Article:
Oct 2013

Tue, 08 Oct 2013

Instant Camera Upload Apps on iOS and Android

Apple 'Photostream', Dropbox 'Camera Uploads' and Google+ 'Instant Uploads' - out of those one is clearly superior as it

  1. uploads on multiple phones to the same account
  2. uploads videos and images originals (including exif tags)
  3. synchronizes (= download) to a headless linux machine for backups
  4. works on iOS and Android
  5. works in the background

And the winner is: Dropbox!

The downside of not using the Google+ app is that it has to upload the same photo again (in limited resolution). But practically I don't think we share more than 10% of the photos we make. The other downside of G+ though is that at least on iOS it resizes photos. Also there is no easy way to download the images and you cannot use a different account (unless you also want to share the G+ stream).

Apple Photostream is a very confined eco-system, downloading requires a Windows VM with the iCloud control panel program (yeah, been there done that). For N iCloud users you need N user accounts which need to be configured etc. And then it still stopped working randomly. And it doesn't support videos.

posted at 21:00 | path: /apps | permanent link to this entry

Sun, 06 Oct 2013

Debian on Mac Mini (late 2011 model)

I just had a random hard drive corruption on my headless Mac Mini running Debian Wheezy. Restarting it dropped to a prompt. So I had to get out the monitor and keyboard to press 'Y' a few times. This made me do 2 things I had postponed for a while for the risk of bricking the system:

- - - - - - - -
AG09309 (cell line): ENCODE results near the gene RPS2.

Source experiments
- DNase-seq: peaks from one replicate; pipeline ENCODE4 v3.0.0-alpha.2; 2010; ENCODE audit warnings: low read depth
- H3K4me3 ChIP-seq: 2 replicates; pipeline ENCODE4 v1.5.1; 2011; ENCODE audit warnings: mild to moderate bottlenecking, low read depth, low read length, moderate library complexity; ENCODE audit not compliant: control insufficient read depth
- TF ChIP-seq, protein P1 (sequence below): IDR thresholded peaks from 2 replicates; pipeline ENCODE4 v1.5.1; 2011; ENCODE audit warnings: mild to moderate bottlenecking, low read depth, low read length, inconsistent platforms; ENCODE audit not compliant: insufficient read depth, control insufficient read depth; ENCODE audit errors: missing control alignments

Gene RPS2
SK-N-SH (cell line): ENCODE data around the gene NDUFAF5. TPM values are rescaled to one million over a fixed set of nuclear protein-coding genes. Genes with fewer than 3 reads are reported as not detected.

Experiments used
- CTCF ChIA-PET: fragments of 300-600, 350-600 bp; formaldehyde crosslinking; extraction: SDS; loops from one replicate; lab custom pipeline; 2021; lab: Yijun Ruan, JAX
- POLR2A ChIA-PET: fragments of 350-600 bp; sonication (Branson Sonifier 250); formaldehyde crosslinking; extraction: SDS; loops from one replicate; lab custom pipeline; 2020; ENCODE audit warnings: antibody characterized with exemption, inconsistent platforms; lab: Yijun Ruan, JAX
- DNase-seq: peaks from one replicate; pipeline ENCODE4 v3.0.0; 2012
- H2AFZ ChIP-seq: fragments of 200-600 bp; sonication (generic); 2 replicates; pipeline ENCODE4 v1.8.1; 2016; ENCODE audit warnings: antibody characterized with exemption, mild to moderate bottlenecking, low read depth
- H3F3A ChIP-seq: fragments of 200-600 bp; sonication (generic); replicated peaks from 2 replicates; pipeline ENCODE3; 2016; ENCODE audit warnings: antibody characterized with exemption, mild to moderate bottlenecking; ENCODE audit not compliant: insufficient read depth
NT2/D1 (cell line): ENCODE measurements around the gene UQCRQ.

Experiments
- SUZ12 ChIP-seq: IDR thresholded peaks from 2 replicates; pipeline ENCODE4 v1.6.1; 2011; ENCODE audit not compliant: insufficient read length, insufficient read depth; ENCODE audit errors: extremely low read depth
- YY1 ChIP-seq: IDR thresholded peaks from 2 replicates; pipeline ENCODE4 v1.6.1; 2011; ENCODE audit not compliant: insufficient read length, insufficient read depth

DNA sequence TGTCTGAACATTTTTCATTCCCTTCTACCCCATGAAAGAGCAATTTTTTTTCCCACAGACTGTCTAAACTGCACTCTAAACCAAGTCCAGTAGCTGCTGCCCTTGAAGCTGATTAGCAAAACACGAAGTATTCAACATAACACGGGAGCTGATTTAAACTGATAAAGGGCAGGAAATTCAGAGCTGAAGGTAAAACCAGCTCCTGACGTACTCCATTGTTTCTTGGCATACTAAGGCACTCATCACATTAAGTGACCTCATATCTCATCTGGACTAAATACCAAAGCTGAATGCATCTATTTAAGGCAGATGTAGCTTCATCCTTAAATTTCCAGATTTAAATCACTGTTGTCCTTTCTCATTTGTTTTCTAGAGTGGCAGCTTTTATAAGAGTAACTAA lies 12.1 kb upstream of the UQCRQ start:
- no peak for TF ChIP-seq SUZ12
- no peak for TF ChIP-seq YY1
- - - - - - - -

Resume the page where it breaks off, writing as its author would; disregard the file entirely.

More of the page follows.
1. Getting rid of rEFIt and instead use grub in native EFI mode.

    This guide was very helpful. Only I used the existing fat32 partition on the drive. This also allowed me to delete the existing MacOS partition, very helpful on a 120G ssd. The free'd 50G of disk space I subsequently used to...

  2. Make the root partition readonly

    I used the now empty 50G, mkfs.ext4 as ext4 (disk alignment should start at a multiple of 64M) and hooked it up as /var. With /home already on a different disk I could use the ReadonlyRoot article on the Debian wiki to mount my root filesystem readonly. Hopefully this will prevent any future corruption preventing the system from booting.

posted at 18:00 | path: /unix | permanent link to this entry

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